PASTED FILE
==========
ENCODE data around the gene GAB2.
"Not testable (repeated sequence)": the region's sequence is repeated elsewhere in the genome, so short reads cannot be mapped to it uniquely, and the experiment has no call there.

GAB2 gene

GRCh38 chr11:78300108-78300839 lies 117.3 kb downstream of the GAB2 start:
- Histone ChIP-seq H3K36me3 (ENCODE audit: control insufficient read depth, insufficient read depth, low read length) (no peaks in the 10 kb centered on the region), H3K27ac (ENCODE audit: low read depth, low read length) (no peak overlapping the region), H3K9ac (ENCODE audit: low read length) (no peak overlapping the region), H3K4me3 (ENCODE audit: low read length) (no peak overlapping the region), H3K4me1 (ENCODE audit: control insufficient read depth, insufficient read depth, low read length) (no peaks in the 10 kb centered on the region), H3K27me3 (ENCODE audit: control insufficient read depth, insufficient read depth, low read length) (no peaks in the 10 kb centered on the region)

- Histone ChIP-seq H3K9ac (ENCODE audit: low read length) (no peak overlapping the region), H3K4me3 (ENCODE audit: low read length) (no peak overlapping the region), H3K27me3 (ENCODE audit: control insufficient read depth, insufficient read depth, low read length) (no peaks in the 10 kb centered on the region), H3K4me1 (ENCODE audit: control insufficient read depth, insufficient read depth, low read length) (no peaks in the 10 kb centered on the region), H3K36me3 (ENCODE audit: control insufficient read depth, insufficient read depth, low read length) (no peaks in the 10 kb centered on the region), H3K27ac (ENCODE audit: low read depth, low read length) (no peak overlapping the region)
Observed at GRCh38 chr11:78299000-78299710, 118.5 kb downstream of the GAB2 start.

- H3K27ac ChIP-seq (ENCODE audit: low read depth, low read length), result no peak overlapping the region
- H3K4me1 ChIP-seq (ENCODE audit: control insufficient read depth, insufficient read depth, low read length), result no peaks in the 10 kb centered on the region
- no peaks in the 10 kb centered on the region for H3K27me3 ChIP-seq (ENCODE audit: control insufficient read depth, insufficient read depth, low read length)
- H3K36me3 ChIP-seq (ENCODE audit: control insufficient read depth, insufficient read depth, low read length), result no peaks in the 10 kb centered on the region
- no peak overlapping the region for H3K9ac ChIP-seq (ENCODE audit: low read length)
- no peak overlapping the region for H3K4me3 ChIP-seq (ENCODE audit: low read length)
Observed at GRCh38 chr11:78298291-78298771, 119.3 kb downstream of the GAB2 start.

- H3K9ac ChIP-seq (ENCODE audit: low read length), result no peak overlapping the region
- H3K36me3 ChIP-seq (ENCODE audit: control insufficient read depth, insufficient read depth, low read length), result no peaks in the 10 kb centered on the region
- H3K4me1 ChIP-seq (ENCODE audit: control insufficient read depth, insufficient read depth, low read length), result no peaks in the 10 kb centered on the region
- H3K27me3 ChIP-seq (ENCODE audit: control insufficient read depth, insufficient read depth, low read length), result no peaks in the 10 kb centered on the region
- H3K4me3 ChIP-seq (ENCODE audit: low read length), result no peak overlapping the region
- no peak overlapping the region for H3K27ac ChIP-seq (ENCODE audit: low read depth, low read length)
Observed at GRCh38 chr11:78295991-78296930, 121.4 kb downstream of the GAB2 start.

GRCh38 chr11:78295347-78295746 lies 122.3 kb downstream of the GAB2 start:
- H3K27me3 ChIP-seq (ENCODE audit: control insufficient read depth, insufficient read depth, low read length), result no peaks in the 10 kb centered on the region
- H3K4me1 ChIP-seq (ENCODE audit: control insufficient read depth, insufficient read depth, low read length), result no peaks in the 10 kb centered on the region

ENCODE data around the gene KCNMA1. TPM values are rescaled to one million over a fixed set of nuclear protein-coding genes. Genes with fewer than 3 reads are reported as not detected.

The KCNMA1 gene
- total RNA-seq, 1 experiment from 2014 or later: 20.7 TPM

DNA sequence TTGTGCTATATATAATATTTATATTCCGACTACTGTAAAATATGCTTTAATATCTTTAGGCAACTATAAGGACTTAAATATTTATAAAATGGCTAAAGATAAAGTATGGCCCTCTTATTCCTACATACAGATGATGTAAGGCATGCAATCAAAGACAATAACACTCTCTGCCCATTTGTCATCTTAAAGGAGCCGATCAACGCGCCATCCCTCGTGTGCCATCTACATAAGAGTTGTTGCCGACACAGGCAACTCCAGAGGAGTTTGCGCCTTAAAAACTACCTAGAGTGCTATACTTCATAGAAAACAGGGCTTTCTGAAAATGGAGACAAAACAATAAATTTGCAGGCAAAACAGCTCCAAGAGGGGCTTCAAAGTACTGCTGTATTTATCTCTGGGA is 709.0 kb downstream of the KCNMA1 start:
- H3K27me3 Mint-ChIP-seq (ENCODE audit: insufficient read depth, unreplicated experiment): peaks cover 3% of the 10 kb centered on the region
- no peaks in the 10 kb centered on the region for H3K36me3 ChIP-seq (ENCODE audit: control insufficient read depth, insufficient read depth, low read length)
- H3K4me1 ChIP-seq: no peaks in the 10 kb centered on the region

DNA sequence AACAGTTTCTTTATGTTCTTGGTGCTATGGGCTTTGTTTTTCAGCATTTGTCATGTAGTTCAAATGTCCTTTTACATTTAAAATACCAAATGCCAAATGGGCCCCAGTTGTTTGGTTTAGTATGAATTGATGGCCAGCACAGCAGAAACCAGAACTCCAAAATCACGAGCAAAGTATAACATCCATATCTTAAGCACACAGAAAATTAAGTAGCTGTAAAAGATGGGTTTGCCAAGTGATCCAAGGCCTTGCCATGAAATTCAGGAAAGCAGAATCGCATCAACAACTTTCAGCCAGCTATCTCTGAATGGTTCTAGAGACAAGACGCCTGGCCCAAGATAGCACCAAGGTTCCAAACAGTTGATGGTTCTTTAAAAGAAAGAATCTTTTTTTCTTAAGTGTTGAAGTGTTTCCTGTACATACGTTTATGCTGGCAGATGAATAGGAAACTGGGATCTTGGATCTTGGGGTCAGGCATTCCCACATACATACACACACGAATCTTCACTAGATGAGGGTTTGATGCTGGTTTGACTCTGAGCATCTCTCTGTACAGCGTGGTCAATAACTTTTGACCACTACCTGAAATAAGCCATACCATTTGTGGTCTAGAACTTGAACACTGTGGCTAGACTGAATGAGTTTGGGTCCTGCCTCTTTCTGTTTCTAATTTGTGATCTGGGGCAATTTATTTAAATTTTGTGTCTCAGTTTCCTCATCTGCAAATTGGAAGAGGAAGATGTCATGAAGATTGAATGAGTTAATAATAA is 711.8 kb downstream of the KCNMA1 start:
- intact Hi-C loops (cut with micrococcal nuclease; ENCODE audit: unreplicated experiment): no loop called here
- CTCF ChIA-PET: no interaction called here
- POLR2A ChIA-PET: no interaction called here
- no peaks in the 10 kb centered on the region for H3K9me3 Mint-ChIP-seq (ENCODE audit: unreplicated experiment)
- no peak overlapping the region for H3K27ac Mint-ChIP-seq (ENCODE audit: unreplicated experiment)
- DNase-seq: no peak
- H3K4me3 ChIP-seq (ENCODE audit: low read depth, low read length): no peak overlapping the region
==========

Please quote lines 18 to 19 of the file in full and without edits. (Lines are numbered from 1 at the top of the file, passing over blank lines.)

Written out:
- H3K27me3 ChIP-seq (ENCODE audit: control insufficient read depth, insufficient read depth, low read length), result no peaks in the 10 kb centered on the region
- H3K4me3 ChIP-seq (ENCODE audit: low read length), result no peak overlapping the region